As the coronavirus outbreak continues to impact the industry, the Aeronautical Repair Station Association (ARSA), which supports MRO organisations worldwide, has proposed an industry relief package to the US Government that is designed to ensure repair stations can continue to pay employees and to encourage airlines to continue to contract for maintenance during the downturn.

    In a letter dated 13 March, addressed to president Trump and House and Senate leaders and distributed to all congressional offices, ARSA said it is hearing from members concerned about cashflow in light of maintenance work being cancelled and customers potentially unable to pay bills.

    The maintenance industry – which includes FAA-certificated repair stations and parts manufacturers and distributors – employs more than 250,000 workers nationwide and generates approximately $50 billion in direct annual economic activity.

    As lawmakers huddle to craft economy-wide and industry-specific relief legislation, ARSA is proposing a 50 per cent tax credit for airline contract maintenance work performed at US repair stations between 1 April and 31 December 2020.

    The association said that historically, tax incentives such as the highly successful depreciation bonus created after 9/11 have stimulated economic activity by encouraging businesses to shift future purchasing into the present. The temporary tax credit ARSA is proposing would encourage airlines to continue to contract for maintenance during the anticipated downturn.

    ARSA is also urging the administration and Congress to provide repair stations with $11 billion in relief split between grants ($8 billion) and loans or loan guarantees ($3 billion).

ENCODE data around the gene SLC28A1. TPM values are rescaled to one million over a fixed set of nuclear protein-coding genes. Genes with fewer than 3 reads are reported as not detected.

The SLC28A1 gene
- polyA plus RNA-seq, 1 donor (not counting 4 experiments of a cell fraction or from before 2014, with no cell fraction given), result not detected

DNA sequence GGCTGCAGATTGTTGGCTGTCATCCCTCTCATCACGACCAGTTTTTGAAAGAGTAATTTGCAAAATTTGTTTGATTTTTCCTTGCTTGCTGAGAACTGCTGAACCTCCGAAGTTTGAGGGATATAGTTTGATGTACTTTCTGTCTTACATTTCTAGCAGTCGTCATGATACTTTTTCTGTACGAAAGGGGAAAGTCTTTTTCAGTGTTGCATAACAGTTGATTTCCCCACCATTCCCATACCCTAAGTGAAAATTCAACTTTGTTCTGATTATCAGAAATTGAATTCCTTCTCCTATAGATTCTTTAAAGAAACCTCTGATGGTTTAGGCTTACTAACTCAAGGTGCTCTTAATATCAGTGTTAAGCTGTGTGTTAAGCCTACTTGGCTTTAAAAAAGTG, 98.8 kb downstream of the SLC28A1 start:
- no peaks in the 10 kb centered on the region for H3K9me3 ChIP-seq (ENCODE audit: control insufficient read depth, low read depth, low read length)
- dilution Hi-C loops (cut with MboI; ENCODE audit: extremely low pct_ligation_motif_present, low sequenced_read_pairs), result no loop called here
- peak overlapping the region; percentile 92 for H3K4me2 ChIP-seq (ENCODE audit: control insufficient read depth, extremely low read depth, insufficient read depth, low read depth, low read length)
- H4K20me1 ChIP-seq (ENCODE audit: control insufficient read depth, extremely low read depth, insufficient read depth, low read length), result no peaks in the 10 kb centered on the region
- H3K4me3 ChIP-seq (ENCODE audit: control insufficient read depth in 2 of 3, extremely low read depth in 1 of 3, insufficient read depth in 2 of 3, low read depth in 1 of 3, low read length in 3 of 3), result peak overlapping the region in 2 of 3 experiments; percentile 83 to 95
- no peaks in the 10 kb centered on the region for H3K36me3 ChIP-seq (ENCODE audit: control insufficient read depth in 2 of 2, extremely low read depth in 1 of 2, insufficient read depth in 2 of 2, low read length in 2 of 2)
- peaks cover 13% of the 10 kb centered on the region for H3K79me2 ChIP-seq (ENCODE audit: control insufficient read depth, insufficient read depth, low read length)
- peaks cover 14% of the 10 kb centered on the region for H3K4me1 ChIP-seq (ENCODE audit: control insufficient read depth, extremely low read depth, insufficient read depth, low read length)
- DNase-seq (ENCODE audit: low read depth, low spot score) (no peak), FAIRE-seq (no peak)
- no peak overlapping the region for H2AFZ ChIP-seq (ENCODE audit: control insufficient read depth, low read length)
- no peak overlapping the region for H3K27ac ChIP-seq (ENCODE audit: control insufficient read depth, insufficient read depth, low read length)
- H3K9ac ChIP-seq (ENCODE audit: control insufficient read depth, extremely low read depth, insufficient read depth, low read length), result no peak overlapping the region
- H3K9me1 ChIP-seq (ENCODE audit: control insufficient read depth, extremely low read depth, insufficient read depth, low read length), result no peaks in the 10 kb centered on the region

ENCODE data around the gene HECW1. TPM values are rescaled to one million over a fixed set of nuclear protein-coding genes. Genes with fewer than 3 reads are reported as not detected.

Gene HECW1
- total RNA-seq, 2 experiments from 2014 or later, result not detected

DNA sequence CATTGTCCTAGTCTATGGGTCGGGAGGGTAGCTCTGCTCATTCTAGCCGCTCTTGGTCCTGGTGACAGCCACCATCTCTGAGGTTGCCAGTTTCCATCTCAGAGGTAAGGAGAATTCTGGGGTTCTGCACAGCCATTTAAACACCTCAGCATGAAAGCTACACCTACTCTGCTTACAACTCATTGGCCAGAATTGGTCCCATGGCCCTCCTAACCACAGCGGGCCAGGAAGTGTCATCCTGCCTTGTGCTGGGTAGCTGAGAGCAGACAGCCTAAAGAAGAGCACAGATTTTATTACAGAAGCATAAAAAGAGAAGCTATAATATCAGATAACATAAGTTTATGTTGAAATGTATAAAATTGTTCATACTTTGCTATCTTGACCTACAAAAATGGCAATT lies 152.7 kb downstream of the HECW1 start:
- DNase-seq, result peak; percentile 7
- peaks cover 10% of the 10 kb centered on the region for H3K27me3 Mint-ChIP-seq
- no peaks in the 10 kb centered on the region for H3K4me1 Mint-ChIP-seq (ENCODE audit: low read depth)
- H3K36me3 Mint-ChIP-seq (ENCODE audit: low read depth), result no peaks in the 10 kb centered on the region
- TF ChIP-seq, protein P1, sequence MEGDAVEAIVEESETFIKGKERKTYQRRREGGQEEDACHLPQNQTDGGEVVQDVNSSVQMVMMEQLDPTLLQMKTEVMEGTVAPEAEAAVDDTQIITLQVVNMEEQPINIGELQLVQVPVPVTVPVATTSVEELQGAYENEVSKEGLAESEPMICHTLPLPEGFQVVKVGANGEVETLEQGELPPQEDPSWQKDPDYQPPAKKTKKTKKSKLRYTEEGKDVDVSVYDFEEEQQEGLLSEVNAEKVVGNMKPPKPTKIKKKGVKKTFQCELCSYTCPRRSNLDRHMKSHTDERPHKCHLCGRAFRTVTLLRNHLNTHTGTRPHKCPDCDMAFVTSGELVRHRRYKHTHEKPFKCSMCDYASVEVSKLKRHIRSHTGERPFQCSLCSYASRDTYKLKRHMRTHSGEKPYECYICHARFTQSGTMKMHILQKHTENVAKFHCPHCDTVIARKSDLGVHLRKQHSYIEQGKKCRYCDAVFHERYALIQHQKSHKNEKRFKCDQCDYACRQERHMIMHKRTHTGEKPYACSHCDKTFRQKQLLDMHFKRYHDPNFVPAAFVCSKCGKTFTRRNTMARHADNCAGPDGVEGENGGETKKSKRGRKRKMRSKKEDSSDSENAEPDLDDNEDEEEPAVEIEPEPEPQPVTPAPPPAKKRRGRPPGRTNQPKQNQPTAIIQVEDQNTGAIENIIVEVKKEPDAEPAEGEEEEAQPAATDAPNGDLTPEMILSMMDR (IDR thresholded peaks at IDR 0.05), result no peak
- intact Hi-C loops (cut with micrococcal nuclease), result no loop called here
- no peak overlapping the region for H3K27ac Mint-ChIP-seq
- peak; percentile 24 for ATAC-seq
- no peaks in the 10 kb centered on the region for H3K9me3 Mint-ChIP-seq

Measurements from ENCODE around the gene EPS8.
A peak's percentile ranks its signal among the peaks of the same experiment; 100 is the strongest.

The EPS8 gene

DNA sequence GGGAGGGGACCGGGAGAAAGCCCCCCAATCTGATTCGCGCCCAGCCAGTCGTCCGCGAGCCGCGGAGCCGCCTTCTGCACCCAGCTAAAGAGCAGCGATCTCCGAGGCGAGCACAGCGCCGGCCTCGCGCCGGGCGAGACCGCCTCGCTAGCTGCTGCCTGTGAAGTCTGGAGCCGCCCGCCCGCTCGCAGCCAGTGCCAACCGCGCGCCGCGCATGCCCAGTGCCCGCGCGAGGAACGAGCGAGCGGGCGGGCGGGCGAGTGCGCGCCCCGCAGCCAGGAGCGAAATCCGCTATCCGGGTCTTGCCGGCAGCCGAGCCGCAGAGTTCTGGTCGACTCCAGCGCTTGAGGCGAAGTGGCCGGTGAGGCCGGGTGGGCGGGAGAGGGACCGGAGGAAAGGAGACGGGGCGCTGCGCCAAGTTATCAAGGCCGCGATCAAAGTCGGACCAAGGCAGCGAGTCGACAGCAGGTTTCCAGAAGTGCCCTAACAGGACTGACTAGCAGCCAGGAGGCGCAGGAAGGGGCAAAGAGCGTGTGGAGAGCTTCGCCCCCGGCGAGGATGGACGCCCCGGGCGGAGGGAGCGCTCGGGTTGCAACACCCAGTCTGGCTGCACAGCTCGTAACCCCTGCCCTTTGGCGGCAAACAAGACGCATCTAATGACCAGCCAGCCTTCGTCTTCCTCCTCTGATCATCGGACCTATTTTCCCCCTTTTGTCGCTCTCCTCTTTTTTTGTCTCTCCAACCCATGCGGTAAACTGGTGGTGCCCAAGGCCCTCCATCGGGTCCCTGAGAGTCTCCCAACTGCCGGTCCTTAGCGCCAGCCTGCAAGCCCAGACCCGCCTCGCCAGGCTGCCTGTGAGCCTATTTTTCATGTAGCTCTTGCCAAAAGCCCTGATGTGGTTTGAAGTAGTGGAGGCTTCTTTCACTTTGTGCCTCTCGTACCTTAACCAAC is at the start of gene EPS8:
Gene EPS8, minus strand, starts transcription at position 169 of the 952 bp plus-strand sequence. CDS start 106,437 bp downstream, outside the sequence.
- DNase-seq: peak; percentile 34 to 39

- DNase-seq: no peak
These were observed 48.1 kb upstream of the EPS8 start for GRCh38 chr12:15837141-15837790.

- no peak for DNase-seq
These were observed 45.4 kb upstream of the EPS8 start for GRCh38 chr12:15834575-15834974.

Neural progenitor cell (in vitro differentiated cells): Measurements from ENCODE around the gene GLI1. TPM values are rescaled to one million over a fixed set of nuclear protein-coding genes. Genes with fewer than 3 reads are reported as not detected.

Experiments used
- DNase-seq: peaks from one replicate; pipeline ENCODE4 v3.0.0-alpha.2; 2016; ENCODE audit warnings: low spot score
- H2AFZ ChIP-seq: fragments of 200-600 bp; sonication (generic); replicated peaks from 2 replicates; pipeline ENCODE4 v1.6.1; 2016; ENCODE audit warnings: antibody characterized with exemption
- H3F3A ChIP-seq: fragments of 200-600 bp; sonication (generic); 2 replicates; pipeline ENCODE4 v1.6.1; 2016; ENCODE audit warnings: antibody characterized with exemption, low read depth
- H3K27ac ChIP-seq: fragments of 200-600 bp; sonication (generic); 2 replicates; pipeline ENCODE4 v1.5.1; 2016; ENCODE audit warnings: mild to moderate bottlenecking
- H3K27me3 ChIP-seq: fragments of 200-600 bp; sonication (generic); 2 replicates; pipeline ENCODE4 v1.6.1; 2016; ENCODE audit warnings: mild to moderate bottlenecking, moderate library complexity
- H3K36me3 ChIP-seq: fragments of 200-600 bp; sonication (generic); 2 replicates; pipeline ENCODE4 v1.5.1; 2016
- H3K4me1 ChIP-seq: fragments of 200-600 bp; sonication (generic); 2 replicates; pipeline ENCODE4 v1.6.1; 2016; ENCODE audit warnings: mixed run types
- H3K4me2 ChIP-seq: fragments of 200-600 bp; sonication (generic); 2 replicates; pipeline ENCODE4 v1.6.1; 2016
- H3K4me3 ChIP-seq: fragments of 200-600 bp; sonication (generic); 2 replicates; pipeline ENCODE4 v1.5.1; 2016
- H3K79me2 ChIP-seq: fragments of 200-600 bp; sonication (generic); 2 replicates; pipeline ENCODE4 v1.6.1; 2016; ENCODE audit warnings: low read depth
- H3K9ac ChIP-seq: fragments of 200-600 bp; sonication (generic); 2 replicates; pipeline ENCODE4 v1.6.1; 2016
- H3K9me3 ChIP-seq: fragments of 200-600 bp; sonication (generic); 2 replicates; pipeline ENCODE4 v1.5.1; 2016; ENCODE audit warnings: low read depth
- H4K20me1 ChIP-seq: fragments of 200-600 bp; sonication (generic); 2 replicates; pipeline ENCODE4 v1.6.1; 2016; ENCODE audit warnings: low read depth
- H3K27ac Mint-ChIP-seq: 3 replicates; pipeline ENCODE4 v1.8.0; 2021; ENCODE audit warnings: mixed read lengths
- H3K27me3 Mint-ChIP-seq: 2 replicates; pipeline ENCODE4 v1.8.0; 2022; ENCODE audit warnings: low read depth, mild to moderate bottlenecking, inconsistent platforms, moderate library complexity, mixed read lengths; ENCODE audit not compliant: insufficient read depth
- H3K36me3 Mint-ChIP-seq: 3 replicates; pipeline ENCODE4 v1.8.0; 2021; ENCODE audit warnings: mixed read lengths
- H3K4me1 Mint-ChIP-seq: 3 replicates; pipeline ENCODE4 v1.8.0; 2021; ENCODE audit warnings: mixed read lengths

These amounts would help ensure repair stations are able to maintain their present workforce for the next six months, which will be essential for the necessary capacity to perform maintenance when commercial aviation activity returns to normal and preventing large industry job losses that would put additional pressure on existing government benefit programs. (e.g. unemployment insurance).

    ARSA also pointed out that the maintenance industry has long been suffering from a severe and well-documented technician shortage and maintaining a highly trained workforce is critical to ensuring the long-term stability of the entire U.S. aviation sector.

    “The simple fact is that we don’t know how long the coronavirus disruptions will last and what the impacts will be,” ARSA executive vice president, Christian A. Klein, said.

    “Congress needs to act swiftly to limit damage to the aviation maintenance industry, which has both a huge impact on the economy and which is so essential to the safe operation of aircraft.”